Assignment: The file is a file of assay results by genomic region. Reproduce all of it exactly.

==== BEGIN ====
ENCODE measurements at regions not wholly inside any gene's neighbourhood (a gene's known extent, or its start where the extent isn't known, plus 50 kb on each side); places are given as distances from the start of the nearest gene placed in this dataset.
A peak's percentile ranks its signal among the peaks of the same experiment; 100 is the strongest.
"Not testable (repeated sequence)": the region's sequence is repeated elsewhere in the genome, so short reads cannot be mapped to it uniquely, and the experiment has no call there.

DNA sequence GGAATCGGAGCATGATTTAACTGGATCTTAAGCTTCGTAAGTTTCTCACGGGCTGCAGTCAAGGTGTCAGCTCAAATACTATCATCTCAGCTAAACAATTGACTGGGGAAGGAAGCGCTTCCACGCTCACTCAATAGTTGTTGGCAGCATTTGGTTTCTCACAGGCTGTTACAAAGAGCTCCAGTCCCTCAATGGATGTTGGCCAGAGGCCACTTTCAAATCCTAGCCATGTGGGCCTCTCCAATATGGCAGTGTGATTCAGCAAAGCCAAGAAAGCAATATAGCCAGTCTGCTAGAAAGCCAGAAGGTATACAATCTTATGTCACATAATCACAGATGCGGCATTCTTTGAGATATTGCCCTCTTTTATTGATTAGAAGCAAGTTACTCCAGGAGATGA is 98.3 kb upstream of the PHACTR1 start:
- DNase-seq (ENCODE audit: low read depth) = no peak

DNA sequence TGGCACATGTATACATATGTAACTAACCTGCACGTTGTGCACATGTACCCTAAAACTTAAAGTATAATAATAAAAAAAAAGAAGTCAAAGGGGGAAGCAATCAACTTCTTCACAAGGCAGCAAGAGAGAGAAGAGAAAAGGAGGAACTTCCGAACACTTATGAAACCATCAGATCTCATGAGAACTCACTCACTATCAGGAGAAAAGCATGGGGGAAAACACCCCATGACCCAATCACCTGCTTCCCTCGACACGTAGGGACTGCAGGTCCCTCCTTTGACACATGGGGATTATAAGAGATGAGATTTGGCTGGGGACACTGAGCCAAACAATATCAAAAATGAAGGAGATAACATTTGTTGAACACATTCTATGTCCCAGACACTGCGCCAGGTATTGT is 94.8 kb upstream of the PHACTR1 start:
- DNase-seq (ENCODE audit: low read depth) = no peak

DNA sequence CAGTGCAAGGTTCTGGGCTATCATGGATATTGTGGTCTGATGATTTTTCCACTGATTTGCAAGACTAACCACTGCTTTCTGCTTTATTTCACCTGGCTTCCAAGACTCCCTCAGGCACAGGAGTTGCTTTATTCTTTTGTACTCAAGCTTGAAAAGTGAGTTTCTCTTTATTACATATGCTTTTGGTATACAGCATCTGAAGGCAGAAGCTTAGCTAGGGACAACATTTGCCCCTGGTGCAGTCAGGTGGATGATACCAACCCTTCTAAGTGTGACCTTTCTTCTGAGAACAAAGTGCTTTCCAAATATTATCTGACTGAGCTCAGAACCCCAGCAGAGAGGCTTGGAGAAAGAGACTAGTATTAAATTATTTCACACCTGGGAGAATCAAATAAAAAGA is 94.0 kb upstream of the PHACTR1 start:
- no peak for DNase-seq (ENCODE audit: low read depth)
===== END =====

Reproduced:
ENCODE measurements at regions not wholly inside any gene's neighbourhood (a gene's known extent, or its start where the extent isn't known, plus 50 kb on each side); places are given as distances from the start of the nearest gene placed in this dataset.
A peak's percentile ranks its signal among the peaks of the same experiment; 100 is the strongest.
"Not testable (repeated sequence)": the region's sequence is repeated elsewhere in the genome, so short reads cannot be mapped to it uniquely, and the experiment has no call there.

DNA sequence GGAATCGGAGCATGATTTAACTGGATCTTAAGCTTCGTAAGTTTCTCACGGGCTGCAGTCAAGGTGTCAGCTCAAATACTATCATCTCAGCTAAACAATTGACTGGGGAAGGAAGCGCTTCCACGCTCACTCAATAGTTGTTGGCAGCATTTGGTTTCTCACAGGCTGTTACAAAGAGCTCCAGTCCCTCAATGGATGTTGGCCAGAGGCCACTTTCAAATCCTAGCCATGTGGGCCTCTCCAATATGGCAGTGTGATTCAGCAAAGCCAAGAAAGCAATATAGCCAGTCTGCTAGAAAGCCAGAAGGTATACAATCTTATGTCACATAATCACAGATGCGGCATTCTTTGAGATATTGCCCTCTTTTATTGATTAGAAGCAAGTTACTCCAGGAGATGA is 98.3 kb upstream of the PHACTR1 start:
- DNase-seq (ENCODE audit: low read depth) = no peak

DNA sequence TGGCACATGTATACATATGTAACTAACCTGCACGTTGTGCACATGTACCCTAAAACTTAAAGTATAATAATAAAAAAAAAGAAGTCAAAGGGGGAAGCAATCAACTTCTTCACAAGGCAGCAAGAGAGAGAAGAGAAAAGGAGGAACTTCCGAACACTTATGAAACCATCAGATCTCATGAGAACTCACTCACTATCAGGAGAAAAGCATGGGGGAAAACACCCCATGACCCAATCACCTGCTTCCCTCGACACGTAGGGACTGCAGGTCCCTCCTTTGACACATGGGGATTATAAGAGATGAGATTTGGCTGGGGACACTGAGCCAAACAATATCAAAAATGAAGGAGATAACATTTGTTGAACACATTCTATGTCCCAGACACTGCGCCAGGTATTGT is 94.8 kb upstream of the PHACTR1 start:
- DNase-seq (ENCODE audit: low read depth) = no peak

DNA sequence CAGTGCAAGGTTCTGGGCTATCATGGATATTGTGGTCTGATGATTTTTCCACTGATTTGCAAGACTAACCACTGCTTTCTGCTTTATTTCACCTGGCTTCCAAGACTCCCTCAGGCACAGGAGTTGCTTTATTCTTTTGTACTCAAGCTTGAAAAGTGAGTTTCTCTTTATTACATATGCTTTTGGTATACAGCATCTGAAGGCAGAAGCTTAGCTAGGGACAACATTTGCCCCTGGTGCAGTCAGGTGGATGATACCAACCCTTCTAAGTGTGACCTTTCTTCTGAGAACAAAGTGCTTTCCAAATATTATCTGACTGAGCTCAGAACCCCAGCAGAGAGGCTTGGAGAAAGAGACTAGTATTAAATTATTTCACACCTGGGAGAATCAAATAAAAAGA is 94.0 kb upstream of the PHACTR1 start:
- no peak for DNase-seq (ENCODE audit: low read depth)